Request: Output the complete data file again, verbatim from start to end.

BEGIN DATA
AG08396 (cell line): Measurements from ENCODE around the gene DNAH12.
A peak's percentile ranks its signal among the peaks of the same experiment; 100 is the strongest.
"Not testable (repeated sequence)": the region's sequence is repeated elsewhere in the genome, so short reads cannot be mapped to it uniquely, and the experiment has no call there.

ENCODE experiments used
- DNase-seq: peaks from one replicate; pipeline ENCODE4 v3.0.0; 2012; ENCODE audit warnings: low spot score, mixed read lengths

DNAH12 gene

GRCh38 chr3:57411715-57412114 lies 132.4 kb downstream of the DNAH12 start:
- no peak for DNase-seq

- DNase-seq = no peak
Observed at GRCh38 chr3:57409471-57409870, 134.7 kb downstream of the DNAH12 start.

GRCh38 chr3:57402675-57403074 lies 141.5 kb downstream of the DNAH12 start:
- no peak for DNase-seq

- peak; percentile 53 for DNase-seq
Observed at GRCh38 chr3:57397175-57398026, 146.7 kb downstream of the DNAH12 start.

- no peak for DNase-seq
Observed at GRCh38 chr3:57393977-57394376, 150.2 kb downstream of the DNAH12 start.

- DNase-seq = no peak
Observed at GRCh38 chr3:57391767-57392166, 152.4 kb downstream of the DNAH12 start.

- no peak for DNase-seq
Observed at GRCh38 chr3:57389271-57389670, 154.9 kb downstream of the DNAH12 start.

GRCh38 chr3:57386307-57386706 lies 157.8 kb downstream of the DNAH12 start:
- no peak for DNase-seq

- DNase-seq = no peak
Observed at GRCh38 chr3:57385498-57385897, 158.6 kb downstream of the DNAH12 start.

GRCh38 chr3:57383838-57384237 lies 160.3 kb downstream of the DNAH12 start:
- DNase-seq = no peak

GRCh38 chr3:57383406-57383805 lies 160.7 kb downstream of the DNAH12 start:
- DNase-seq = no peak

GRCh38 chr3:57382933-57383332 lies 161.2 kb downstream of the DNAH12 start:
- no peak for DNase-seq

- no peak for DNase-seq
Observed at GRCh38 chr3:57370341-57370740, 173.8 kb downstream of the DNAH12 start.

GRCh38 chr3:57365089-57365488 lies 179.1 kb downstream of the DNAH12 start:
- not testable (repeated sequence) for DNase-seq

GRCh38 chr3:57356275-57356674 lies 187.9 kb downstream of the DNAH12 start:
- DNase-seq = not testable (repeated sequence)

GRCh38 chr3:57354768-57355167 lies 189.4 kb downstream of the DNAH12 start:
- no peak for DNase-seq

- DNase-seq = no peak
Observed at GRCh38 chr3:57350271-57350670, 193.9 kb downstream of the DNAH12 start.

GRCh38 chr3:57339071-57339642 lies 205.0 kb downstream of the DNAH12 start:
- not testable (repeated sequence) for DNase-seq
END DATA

AG08396 (cell line): Measurements from ENCODE around the gene DNAH12.
A peak's percentile ranks its signal among the peaks of the same experiment; 100 is the strongest.
"Not testable (repeated sequence)": the region's sequence is repeated elsewhere in the genome, so short reads cannot be mapped to it uniquely, and the experiment has no call there.

ENCODE experiments used
- DNase-seq: peaks from one replicate; pipeline ENCODE4 v3.0.0; 2012; ENCODE audit warnings: low spot score, mixed read lengths

DNAH12 gene

GRCh38 chr3:57411715-57412114 lies 132.4 kb downstream of the DNAH12 start:
- no peak for DNase-seq

- DNase-seq = no peak
Observed at GRCh38 chr3:57409471-57409870, 134.7 kb downstream of the DNAH12 start.

GRCh38 chr3:57402675-57403074 lies 141.5 kb downstream of the DNAH12 start:
- no peak for DNase-seq

- peak; percentile 53 for DNase-seq
Observed at GRCh38 chr3:57397175-57398026, 146.7 kb downstream of the DNAH12 start.

- no peak for DNase-seq
Observed at GRCh38 chr3:57393977-57394376, 150.2 kb downstream of the DNAH12 start.

- DNase-seq = no peak
Observed at GRCh38 chr3:57391767-57392166, 152.4 kb downstream of the DNAH12 start.

- no peak for DNase-seq
Observed at GRCh38 chr3:57389271-57389670, 154.9 kb downstream of the DNAH12 start.

GRCh38 chr3:57386307-57386706 lies 157.8 kb downstream of the DNAH12 start:
- no peak for DNase-seq

- DNase-seq = no peak
Observed at GRCh38 chr3:57385498-57385897, 158.6 kb downstream of the DNAH12 start.

GRCh38 chr3:57383838-57384237 lies 160.3 kb downstream of the DNAH12 start:
- DNase-seq = no peak

GRCh38 chr3:57383406-57383805 lies 160.7 kb downstream of the DNAH12 start:
- DNase-seq = no peak

GRCh38 chr3:57382933-57383332 lies 161.2 kb downstream of the DNAH12 start:
- no peak for DNase-seq

- no peak for DNase-seq
Observed at GRCh38 chr3:57370341-57370740, 173.8 kb downstream of the DNAH12 start.

GRCh38 chr3:57365089-57365488 lies 179.1 kb downstream of the DNAH12 start:
- not testable (repeated sequence) for DNase-seq

GRCh38 chr3:57356275-57356674 lies 187.9 kb downstream of the DNAH12 start:
- DNase-seq = not testable (repeated sequence)

GRCh38 chr3:57354768-57355167 lies 189.4 kb downstream of the DNAH12 start:
- no peak for DNase-seq

- DNase-seq = no peak
Observed at GRCh38 chr3:57350271-57350670, 193.9 kb downstream of the DNAH12 start.

GRCh38 chr3:57339071-57339642 lies 205.0 kb downstream of the DNAH12 start:
- not testable (repeated sequence) for DNase-seq